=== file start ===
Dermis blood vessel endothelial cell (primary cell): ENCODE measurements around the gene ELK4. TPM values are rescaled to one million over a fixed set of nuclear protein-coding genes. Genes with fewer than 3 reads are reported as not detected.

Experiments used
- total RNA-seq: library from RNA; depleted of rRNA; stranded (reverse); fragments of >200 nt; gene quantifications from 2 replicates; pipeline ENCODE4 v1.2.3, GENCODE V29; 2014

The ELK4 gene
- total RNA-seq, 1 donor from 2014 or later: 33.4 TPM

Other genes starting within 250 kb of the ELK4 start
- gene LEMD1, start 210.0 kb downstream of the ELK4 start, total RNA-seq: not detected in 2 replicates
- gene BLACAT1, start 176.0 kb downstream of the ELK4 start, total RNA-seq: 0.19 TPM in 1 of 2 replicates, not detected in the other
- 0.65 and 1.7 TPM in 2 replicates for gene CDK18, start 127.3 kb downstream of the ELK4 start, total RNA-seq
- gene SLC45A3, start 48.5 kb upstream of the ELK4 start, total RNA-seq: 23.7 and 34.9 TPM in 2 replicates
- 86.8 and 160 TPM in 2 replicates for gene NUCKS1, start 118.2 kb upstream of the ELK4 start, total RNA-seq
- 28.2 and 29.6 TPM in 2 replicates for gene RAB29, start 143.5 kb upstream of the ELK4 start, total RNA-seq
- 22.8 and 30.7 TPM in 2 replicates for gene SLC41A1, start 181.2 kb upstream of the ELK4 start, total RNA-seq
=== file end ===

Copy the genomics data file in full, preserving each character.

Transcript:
Dermis blood vessel endothelial cell (primary cell): ENCODE measurements around the gene ELK4. TPM values are rescaled to one million over a fixed set of nuclear protein-coding genes. Genes with fewer than 3 reads are reported as not detected.

Experiments used
- total RNA-seq: library from RNA; depleted of rRNA; stranded (reverse); fragments of >200 nt; gene quantifications from 2 replicates; pipeline ENCODE4 v1.2.3, GENCODE V29; 2014

The ELK4 gene
- total RNA-seq, 1 donor from 2014 or later: 33.4 TPM

Other genes starting within 250 kb of the ELK4 start
- gene LEMD1, start 210.0 kb downstream of the ELK4 start, total RNA-seq: not detected in 2 replicates
- gene BLACAT1, start 176.0 kb downstream of the ELK4 start, total RNA-seq: 0.19 TPM in 1 of 2 replicates, not detected in the other
- 0.65 and 1.7 TPM in 2 replicates for gene CDK18, start 127.3 kb downstream of the ELK4 start, total RNA-seq
- gene SLC45A3, start 48.5 kb upstream of the ELK4 start, total RNA-seq: 23.7 and 34.9 TPM in 2 replicates
- 86.8 and 160 TPM in 2 replicates for gene NUCKS1, start 118.2 kb upstream of the ELK4 start, total RNA-seq
- 28.2 and 29.6 TPM in 2 replicates for gene RAB29, start 143.5 kb upstream of the ELK4 start, total RNA-seq
- 22.8 and 30.7 TPM in 2 replicates for gene SLC41A1, start 181.2 kb upstream of the ELK4 start, total RNA-seq